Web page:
So, who are today’s mainstream Latinas and what can we say about their representation in the media? On basic television: Sara Ramirez (Grey’s Anatomy’s resident hot, lesbian Latina doctor), Eva Longoria (Desperate ‘hot Latina’ Housewife), Sofia Vergara  (Modern Family’s hot, young Latina wife), Rosalyn Sánchez (Without A Trace’s hot special agent) and Salma Hayek (most recently Alec Baldwin’s hot Latina girlfriend). In movies: Jennifer Lopez, Eva Mendez, Zoe Saldana, Rosario Dawson, Jessica Alba, America Ferrera, Penelope Cruz, Paz Vega, Michele Rodriguez, Rosie Perez and Christina Milan; all of them often cast as the hot Latina light-skinned girlfriends of white men (but that’s another post). What do all of these women have in common? You guessed it: they are all HOT Latinas.

So what are these young women about to encounter after graduation? As women and as women of color, the obvious: sexism, racism, and working harder than everyone else because they have to prove they are (one) qualified and (two) deserve to be there.  As Latinas: working with people of other backgrounds who very likely have only been exposed to one-dimensional representations of Latina women – hot, sexy, curvaceous, (and my favorite) spicy. They might be even hotter if they have accents or not quite Latina enough if they either lack the accent (because maybe their people have been here for over 300 years) or if, heaven forbid, lack the curves.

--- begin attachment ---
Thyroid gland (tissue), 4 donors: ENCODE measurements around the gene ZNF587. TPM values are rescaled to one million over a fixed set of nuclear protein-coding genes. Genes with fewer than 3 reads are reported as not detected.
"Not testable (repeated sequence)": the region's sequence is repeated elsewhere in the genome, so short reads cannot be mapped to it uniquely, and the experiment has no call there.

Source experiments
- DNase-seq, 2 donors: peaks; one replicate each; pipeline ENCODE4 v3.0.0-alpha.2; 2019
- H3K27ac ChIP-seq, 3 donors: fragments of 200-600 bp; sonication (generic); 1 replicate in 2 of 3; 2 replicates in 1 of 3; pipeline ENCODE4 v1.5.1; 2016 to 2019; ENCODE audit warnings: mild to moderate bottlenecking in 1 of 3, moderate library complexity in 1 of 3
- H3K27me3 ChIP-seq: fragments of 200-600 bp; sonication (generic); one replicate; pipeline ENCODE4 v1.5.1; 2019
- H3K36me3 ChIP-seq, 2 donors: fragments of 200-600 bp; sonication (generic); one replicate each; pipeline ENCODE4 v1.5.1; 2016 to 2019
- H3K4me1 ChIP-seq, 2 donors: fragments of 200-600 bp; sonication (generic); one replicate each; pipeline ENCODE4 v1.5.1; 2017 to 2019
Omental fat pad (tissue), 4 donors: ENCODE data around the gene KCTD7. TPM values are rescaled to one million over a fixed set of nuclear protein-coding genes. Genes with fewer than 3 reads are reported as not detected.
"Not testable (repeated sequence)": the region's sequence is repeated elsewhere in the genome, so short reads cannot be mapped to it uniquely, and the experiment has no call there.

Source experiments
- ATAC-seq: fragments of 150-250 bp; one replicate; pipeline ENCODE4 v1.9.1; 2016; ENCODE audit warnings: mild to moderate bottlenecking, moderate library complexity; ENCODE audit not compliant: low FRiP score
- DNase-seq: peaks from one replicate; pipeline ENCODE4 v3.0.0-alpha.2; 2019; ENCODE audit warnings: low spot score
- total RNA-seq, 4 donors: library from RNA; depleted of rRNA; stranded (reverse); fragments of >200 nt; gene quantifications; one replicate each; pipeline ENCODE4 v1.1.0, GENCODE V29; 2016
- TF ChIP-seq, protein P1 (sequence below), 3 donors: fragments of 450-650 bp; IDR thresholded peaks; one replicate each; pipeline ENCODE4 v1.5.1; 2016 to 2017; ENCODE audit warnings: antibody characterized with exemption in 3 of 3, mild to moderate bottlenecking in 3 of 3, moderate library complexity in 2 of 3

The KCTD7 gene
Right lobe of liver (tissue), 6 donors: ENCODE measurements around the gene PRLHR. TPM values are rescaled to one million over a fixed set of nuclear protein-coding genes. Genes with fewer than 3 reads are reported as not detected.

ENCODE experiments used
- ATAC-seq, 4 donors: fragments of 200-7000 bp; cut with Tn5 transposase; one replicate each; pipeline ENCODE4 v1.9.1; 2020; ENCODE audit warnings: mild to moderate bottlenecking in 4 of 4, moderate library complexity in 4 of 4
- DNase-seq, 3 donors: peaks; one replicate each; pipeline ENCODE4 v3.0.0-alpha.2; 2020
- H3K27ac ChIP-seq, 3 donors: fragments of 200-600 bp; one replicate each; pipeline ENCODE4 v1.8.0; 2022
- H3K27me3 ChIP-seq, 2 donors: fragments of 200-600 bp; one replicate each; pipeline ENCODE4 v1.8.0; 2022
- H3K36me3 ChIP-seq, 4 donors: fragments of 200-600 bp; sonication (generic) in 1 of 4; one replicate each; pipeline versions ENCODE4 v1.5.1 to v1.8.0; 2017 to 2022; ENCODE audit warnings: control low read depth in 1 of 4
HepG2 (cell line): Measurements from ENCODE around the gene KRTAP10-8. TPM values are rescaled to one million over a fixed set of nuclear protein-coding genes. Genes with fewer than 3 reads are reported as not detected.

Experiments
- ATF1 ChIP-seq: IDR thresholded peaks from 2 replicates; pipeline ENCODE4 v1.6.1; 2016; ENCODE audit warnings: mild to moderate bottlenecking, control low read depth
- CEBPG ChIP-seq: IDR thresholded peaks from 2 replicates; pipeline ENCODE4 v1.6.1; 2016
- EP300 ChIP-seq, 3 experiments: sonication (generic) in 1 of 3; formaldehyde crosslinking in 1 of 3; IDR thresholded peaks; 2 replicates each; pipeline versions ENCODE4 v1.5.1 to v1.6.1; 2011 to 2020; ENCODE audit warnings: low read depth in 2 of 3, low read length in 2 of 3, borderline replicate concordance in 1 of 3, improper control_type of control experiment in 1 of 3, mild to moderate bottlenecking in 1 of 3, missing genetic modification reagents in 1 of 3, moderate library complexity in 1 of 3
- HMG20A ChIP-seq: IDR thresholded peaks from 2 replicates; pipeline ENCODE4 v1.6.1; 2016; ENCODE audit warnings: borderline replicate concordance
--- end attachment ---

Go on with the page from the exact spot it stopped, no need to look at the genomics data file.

My presentation will of course include a modified version of this tangent and the following list of advice. As my online community of feminists, activists, scholars, sisters, friends, professionals and colleagues, I invite you read along and add to the list whatever advice has proven to be beneficial for you.

  1. Dress for the job you want, not the job you have.
    1. First impressions can make or break your career, which means you must dress for success.
    2. Invest in a quality/appropriate wardrobe. If you are on a tight budget: frequent department stores such as TJ Maxx, and Marshalls. Also, don’t sleep on Goodwill or the Salvation Army: I have found many of my favorite pieces in second hand stores.
  2. Respect and acknowledge every individual’s contribution to your company/institution. Everyone from the cleaning personnel to the administrative assistants, to the company CEO makes significant contributions to your organization.
    1. I have had just about every possible job you can imagine. I have learned to make friends with everyone especially those that didn’t have the access to the resources/paycheck that I had. How did this help me? For starters, when I was a waitress – I was having lobster dinners (because I loved the cooks and they loved me). While I was a graduate student, I never paid for the many lattes and brownies that got me through it. They say it’s important to have friends in high places but experience has taught me that it’s more important to have friends in all places, especially when they are people of color.
  3. Know the ins and outs of your field.
    1. Stay informed. Read newsletters, journals, magazines, blogs etc. that incorporate current events/updates/important discoveries in your field.
  4. Define clear goals for yourself.
    1. What do you want from this career? How will you get there?
  5. Find a mentor.
    1. This was great advice I received from a fellow Latina. The mentor doesn’t have to be a woman or even of the same race. Find a person in the position you want, forge a professional relationship with them, find out what they did to get where they are, and start making moves to get there.